Police Officer Ordered To Remove Facebook Comments

Smithfield Town Manager Michael Scott has admitted he asked a police officer formerly under his command as Smithfield police chief to remove a personal Facebook posting made by the officer while off duty. The posting was about the department’s crime and turnover rate while under Scott’s leadership. JoCoReport.com File Photo
Smithfield Town Manager Michael Scott has admitted he asked a police officer formerly under his command as Smithfield police chief to remove a personal Facebook posting made by the officer while off duty. The posting was about the department’s crime and turnover rate while under Scott’s leadership. JoCoReport.com File Photo

Smithfield Town Manager Michael Scott has admitted he asked a police officer formerly under his command to remove a private Facebook posting.

The police officer had commented on a July 22nd WTSB News story where we reported a 22 percent increase in crime during the first 5 months of this year compared to the same period in 2015.  Scott was the chief of police in Smithfield for the majority of the time, before being hired as the town manager on May 3rd of this year.

A police officer, on his personal Facebook account, shared the story and commented why he thought crime in Smithfield has increased. According to one person who read the posting, the issue of a high turnover rate in the department under former Chief Scott was mentioned.

When WTSB News asked Scott if he had asked the police officer’s Facebook posting be removed, Scott replied in an email, “I do not recall having a conversation with an individual regarding his or her comments on social media.”

WTSB News then asked the town manager if he had anyone speak to the officer on his behalf, he then admitted to asking it be removed.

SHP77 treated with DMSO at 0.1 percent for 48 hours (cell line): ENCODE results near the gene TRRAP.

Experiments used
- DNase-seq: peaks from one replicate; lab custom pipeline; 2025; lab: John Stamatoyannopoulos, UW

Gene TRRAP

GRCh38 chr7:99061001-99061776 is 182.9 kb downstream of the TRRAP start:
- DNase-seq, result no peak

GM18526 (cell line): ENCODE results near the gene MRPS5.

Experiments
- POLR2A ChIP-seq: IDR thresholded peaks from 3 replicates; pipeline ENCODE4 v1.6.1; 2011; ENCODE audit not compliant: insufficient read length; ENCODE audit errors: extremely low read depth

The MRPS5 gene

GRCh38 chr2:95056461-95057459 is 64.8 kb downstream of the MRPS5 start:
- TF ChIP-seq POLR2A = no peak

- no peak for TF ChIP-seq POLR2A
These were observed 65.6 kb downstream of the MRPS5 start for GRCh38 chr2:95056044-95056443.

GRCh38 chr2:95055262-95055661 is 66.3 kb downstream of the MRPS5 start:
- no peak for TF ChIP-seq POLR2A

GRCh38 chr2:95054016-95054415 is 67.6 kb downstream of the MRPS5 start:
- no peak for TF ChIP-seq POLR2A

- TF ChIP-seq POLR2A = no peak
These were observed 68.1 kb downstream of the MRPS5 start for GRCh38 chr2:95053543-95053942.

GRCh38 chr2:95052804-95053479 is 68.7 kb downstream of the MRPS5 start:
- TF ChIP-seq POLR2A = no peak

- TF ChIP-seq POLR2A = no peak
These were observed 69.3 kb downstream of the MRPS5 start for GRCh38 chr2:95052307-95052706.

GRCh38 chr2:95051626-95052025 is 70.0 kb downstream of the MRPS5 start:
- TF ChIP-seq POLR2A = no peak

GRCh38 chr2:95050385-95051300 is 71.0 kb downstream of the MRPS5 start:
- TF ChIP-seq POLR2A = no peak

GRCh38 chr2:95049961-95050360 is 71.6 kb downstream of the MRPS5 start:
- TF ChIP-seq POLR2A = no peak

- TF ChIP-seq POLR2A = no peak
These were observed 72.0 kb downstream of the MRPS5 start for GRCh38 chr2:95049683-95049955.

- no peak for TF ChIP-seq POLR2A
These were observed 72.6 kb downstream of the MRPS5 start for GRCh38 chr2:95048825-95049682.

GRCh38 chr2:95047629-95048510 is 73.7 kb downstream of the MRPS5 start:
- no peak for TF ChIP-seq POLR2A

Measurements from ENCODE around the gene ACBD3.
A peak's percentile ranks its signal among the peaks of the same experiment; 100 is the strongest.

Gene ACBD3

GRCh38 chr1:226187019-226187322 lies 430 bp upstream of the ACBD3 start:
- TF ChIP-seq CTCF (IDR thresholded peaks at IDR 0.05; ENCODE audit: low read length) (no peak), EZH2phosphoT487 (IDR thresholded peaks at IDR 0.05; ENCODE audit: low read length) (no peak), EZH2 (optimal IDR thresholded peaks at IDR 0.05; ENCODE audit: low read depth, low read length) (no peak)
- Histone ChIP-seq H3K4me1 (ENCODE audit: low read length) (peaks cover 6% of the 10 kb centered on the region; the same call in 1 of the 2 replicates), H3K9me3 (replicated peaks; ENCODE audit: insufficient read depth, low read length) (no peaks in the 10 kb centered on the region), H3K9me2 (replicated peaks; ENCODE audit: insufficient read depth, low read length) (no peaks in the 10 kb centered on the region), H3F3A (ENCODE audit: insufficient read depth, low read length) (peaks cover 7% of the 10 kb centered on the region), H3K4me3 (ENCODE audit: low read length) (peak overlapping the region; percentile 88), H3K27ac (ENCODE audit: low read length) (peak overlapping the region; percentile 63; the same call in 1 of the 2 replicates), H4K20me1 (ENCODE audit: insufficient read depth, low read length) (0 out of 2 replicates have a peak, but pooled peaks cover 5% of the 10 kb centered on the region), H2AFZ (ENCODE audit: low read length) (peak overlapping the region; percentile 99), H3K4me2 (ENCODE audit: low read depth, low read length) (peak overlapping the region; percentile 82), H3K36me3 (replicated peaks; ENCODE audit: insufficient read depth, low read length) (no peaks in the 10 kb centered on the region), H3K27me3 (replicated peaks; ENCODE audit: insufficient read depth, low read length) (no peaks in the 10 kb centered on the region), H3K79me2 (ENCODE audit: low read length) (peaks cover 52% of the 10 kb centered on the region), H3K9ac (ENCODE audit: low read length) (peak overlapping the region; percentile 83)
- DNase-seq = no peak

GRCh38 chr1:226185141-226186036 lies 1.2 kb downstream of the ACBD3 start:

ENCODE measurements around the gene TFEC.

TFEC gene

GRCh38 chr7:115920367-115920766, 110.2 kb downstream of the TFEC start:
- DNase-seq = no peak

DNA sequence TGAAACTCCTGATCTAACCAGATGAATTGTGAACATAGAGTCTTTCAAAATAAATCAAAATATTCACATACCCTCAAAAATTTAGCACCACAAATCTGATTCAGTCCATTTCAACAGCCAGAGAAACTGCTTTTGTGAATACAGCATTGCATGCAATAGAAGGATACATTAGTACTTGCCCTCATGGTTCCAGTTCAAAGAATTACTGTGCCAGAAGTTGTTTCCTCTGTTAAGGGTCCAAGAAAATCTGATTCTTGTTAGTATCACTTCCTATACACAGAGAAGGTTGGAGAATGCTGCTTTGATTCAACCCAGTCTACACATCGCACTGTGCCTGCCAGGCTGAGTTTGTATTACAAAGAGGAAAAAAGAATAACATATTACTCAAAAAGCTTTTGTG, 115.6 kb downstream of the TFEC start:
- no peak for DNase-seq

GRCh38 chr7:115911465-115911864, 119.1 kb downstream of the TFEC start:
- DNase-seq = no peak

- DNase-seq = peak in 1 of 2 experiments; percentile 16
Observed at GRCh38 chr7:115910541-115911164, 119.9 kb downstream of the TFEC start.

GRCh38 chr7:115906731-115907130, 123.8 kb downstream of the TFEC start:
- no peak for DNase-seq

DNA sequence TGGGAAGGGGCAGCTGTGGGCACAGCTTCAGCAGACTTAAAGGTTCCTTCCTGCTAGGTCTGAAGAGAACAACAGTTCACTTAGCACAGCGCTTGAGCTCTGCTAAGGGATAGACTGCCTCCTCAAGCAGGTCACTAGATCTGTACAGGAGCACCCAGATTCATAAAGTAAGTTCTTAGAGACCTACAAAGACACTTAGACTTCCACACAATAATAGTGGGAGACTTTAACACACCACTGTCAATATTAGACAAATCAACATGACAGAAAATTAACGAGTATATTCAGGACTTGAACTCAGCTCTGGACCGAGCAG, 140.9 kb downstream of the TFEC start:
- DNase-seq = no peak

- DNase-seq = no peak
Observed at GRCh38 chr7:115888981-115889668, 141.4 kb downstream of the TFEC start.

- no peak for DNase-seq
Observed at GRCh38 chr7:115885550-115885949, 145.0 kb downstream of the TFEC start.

“I did contact Interim Chief (Keith) Powell and asked him to review the Facebook posting made by an employee of the police department… not all speech made by a government employee is protected by the First Amendment and could result in discipline up to, and including, termination.”

Scott cited a 2006 Supreme Court ruling where certain government employees who make statements based on their position as a public employee, rather than as a private citizen, are not protected by the First Amendment.

“I cannot speak further on this issue as it would be infringing upon personnel rights of an employee,” Scott said. WTSB News reached out to the veteran police officer who declined to comment.

Double Standard
While the police officer was forced to remove his comments or possibly face disciplinary action, the town manager says he has not asked certain members of the Smithfield town council to remove posts on their personal Facebook pages that some see as offensive. One of the council members posts was deemed potentially slanderous towards a Smithfield business owner, another slanderous towards a former town employee.

Scott said the Town is reviewing their current social media policy.

“In today’s world we have to be cautious when trying to balance the free speech rights of our employees and the need for governments to be able to achieve and maintain the public trust. Perhaps what most government employees and city administrators need is additional training, as opposed to more written policies…”

At least one member of the Smithfield town council who wished not to be identified expressed their disappointment at the town manager for his handling of the incident saying they saw nothing wrong with the officer’s comments.

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